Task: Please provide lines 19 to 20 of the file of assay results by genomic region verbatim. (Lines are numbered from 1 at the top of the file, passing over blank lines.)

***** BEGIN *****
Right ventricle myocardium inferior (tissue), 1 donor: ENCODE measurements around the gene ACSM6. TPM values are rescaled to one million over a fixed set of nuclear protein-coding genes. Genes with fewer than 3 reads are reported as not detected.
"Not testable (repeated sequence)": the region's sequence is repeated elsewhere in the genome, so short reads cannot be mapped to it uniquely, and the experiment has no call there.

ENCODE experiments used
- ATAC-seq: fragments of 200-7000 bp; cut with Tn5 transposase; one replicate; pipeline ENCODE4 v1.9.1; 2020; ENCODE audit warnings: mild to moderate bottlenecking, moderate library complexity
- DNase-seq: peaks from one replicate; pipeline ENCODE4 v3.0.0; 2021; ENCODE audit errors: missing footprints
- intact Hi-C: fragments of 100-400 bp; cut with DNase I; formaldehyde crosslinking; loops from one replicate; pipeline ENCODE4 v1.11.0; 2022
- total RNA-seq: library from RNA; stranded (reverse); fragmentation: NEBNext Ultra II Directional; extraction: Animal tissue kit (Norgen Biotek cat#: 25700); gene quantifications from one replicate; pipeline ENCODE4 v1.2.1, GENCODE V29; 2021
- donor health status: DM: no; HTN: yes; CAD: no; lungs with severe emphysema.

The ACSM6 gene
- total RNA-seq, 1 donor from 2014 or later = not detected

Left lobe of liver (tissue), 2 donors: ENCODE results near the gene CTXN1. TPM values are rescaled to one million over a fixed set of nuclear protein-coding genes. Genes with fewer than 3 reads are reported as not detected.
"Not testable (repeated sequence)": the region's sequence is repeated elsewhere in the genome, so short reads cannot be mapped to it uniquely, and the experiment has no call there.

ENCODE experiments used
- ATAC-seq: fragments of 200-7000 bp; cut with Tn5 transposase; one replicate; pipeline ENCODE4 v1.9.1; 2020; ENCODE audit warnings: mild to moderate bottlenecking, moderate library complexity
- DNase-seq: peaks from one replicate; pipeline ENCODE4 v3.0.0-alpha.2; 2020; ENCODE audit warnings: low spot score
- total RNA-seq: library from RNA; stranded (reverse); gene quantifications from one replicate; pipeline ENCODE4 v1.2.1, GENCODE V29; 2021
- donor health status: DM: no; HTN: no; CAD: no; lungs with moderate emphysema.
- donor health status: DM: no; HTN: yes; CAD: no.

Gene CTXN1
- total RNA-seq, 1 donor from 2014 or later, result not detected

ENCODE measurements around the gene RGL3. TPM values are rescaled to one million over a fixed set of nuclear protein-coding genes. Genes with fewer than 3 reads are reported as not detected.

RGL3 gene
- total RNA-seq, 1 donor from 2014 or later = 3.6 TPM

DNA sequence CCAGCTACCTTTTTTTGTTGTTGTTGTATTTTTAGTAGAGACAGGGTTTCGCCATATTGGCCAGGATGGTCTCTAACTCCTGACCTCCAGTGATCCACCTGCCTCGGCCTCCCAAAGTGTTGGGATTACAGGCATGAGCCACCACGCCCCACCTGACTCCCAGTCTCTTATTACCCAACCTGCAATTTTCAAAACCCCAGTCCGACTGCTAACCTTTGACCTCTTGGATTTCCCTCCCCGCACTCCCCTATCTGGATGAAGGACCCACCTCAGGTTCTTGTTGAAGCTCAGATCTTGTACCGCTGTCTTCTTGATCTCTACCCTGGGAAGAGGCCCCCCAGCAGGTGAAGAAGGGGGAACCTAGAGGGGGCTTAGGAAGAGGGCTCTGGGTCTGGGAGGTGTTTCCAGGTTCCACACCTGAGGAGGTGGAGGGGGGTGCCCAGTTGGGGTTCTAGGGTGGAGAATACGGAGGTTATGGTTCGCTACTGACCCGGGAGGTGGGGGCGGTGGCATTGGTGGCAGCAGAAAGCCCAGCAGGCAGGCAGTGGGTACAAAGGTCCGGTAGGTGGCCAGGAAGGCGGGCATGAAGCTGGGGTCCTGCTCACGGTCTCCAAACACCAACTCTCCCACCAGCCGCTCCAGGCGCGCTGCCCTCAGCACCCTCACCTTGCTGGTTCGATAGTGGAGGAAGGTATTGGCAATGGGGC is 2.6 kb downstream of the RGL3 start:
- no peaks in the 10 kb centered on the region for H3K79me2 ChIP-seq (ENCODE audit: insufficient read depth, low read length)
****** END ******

Gene CTXN1
- total RNA-seq, 1 donor from 2014 or later, result not detected